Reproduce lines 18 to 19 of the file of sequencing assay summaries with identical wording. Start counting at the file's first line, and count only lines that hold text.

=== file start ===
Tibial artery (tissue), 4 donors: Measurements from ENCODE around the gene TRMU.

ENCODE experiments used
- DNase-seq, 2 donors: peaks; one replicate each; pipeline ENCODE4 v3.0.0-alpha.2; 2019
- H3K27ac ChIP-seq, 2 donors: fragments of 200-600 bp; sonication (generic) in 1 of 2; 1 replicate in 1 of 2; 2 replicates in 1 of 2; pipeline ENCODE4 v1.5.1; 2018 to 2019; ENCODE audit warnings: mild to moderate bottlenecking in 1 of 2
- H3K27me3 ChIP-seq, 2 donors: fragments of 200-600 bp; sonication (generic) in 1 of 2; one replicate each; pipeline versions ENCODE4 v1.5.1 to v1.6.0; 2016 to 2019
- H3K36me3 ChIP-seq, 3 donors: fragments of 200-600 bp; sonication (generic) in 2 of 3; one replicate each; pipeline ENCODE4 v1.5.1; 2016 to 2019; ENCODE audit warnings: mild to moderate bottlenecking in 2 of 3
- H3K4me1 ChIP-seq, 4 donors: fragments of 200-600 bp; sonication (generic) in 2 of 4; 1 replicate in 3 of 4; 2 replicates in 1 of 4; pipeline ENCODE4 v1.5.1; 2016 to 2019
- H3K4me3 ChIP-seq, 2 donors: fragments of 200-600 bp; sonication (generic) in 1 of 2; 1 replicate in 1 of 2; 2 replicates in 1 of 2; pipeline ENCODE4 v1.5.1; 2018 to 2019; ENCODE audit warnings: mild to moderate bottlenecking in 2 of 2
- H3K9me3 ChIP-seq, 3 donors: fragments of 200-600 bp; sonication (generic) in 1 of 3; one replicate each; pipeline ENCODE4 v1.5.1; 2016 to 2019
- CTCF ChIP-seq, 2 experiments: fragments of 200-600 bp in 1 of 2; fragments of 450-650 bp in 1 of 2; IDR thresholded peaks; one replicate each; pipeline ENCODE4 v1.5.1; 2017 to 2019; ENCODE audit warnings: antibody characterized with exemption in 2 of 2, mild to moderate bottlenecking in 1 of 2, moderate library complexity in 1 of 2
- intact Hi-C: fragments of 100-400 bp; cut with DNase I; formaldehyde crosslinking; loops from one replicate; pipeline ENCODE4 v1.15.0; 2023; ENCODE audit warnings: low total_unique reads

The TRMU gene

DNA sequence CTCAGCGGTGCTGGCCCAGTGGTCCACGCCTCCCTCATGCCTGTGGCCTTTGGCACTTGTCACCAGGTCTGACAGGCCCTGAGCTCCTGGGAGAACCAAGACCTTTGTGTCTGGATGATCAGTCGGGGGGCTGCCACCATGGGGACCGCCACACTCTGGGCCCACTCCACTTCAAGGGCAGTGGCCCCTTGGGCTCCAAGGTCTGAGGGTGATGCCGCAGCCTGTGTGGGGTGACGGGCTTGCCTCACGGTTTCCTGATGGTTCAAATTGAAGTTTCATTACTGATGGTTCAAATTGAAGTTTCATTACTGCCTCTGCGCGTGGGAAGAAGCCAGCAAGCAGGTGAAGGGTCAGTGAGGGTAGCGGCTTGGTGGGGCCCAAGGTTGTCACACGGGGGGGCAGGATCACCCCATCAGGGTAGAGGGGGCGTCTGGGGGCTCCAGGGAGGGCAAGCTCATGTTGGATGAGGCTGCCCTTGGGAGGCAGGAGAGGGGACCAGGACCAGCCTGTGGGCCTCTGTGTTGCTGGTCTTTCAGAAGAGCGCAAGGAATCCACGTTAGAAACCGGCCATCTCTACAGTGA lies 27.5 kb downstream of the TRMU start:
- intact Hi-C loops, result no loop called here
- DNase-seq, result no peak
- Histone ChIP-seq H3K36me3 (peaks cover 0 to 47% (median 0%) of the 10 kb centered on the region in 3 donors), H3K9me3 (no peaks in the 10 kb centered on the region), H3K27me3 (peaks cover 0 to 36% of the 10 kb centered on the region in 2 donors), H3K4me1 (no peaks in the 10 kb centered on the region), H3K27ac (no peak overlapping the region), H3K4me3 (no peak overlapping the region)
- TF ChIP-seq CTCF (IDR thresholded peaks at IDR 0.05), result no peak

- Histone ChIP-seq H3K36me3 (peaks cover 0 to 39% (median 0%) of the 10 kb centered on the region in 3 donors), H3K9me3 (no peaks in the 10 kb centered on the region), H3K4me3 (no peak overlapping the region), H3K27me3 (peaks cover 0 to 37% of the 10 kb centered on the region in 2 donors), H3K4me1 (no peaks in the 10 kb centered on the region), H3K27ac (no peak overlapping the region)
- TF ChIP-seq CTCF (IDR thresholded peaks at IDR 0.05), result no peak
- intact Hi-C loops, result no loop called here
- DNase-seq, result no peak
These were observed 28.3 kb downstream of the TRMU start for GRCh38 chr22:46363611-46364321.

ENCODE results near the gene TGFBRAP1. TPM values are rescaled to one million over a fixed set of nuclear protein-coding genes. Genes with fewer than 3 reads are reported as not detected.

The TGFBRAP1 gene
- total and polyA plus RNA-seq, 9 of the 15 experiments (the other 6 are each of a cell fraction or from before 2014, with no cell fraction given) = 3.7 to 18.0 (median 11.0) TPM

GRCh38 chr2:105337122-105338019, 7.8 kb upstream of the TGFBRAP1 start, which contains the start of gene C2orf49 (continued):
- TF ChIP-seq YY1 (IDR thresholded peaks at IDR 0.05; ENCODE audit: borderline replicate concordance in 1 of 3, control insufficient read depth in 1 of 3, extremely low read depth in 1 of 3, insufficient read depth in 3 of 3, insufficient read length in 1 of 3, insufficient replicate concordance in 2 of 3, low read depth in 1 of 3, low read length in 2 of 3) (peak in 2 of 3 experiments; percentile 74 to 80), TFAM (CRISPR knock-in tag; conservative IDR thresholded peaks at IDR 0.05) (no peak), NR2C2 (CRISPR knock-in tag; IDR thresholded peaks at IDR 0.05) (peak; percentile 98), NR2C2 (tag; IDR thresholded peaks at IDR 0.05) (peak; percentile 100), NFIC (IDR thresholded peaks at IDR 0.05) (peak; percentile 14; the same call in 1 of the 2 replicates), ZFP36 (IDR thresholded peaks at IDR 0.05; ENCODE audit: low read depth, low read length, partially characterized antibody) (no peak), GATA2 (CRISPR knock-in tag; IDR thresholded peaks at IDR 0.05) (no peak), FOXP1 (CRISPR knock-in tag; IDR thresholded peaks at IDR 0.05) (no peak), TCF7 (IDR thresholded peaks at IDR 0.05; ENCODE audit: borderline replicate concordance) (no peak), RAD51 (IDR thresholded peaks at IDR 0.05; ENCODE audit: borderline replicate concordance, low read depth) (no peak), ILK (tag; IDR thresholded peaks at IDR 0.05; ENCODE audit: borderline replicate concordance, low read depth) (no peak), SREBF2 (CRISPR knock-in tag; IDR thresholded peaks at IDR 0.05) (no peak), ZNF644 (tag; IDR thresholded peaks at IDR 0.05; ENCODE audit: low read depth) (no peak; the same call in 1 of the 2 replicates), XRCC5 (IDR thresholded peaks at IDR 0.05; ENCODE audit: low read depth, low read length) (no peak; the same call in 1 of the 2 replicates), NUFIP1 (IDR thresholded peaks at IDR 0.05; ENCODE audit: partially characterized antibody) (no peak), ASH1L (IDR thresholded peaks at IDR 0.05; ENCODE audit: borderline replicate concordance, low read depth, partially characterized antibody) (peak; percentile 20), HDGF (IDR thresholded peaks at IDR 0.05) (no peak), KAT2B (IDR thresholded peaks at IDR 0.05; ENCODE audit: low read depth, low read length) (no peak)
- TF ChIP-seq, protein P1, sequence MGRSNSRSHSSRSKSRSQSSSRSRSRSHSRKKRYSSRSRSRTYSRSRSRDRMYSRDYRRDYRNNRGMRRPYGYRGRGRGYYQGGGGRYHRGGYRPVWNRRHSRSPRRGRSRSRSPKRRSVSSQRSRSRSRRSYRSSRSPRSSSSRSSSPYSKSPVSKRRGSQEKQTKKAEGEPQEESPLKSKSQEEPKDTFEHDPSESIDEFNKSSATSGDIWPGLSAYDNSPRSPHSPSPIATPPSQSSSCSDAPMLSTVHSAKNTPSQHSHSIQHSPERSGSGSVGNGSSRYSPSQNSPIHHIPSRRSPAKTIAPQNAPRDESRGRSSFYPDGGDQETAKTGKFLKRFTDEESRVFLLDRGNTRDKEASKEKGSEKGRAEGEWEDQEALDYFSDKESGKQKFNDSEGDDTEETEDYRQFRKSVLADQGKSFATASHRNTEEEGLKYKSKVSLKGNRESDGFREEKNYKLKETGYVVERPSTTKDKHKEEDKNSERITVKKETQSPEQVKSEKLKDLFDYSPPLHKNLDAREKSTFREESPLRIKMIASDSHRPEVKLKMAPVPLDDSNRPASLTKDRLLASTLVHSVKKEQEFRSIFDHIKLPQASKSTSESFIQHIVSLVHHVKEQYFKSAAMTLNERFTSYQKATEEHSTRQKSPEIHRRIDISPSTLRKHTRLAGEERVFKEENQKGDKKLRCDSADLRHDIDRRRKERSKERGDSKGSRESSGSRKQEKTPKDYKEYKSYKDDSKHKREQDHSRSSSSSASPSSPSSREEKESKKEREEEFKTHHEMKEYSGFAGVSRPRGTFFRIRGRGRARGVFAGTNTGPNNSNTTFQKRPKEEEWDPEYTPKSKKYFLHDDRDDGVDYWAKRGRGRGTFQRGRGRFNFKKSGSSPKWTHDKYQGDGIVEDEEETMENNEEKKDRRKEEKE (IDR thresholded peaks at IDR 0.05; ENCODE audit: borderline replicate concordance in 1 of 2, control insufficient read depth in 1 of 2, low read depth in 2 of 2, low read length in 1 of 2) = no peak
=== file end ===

- Histone ChIP-seq H3K36me3 (peaks cover 0 to 39% (median 0%) of the 10 kb centered on the region in 3 donors), H3K9me3 (no peaks in the 10 kb centered on the region), H3K4me3 (no peak overlapping the region), H3K27me3 (peaks cover 0 to 37% of the 10 kb centered on the region in 2 donors), H3K4me1 (no peaks in the 10 kb centered on the region), H3K27ac (no peak overlapping the region)
- TF ChIP-seq CTCF (IDR thresholded peaks at IDR 0.05), result no peak